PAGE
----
U.S. Supreme Court

Supreme Court remands partisan gerrymandering case from North Carolina

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The U.S. Supreme Court on Monday remanded a partisan gerrymandering case from North Carolina that had alleged Republicans drew federal congressional district lines to give themselves an advantage.

The Supreme Court ordered a federal court in North Carolina to reconsider whether the plaintiffs had standing in light of its decision earlier this month in a partisan gerrymandering case from Wisconsin, Gill v. Whitford. The Washington Post has coverage.

In the Wisconsin case, the Supreme Court had ruled the plaintiffs did not establish standing by claiming statewide injury to Democrats. The court had remanded the case to give the plaintiffs a chance to prove individual harm.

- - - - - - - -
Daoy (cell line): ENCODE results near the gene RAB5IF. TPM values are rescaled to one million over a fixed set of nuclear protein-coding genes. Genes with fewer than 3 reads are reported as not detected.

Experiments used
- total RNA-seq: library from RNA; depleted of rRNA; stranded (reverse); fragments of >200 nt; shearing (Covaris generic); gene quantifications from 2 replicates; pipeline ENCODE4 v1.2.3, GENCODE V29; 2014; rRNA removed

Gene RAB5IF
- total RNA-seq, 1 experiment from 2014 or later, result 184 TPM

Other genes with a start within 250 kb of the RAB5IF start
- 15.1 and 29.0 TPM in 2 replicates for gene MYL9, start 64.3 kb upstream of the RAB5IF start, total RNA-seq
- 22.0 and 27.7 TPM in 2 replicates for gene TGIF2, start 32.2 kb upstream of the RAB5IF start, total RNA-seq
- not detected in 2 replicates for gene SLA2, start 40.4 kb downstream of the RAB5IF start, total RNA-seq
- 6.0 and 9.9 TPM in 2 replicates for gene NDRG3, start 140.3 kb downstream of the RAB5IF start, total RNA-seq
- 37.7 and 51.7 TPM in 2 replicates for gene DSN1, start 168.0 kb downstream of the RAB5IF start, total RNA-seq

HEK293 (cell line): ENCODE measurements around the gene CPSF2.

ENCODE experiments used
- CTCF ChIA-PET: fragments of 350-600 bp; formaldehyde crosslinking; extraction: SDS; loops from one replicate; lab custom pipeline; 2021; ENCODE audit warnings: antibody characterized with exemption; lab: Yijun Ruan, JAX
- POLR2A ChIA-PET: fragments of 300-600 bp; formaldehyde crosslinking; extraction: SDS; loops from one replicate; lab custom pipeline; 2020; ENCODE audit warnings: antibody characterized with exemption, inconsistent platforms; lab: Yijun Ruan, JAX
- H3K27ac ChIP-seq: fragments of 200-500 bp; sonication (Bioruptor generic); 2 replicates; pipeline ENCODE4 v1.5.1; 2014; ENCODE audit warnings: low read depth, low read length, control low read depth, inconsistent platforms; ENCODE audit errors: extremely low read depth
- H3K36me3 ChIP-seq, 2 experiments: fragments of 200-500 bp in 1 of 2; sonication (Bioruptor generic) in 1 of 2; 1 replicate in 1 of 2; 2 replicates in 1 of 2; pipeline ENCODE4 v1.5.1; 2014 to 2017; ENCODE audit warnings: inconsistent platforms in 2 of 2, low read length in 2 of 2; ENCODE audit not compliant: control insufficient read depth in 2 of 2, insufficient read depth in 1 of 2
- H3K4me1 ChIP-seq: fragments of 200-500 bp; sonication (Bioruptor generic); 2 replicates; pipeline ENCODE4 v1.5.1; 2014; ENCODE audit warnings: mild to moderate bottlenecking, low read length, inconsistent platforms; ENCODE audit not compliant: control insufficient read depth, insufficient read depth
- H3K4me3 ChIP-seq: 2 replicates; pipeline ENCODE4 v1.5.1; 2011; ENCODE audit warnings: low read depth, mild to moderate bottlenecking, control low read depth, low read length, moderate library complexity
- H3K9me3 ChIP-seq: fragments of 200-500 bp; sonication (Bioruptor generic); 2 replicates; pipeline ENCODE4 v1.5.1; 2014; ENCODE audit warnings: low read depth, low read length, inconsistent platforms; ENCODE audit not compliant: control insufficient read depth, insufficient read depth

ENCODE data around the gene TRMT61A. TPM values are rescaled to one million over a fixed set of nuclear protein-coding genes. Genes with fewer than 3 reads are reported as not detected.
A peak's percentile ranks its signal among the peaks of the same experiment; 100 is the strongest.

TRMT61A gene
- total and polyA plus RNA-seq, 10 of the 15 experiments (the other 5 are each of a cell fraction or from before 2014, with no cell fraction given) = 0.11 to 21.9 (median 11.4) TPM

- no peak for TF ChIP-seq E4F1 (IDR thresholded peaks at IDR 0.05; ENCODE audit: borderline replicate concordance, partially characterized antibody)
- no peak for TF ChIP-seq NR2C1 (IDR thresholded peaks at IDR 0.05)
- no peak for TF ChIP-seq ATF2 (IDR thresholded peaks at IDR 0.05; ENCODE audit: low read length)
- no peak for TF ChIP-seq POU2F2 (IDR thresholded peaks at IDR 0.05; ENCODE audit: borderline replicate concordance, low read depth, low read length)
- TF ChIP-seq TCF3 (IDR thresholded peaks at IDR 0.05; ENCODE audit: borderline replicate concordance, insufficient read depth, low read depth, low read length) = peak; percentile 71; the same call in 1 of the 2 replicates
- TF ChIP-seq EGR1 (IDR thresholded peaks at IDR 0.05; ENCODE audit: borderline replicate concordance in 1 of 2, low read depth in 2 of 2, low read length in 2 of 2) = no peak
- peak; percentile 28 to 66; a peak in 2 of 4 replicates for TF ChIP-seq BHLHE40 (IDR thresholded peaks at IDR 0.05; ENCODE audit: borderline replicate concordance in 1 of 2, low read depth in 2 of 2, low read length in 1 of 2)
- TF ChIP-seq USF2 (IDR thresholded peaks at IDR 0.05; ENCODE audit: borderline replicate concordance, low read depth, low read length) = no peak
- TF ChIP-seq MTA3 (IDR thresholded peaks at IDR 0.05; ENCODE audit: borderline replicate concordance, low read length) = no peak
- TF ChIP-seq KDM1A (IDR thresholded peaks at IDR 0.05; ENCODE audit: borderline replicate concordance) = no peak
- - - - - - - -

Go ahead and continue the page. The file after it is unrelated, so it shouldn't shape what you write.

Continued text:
The North Carolina case is Rucho v. Common Cause. Under the North Carolina remap, Republican candidates prevailed in 10 of the state’s 13 congressional districts despite receiving only 53.22 percent of the statewide vote.

The plaintiffs challenging the remap are Common Cause, the North Carolina Democratic Party and individual plaintiffs, including at least one voter from each of the 13 congressional districts. In a press release, leaders of Common Cause and Common Cause North Carolina said they are confident that the plaintiffs have standing, and confident that their victory in the lower courts will ultimately be affirmed.

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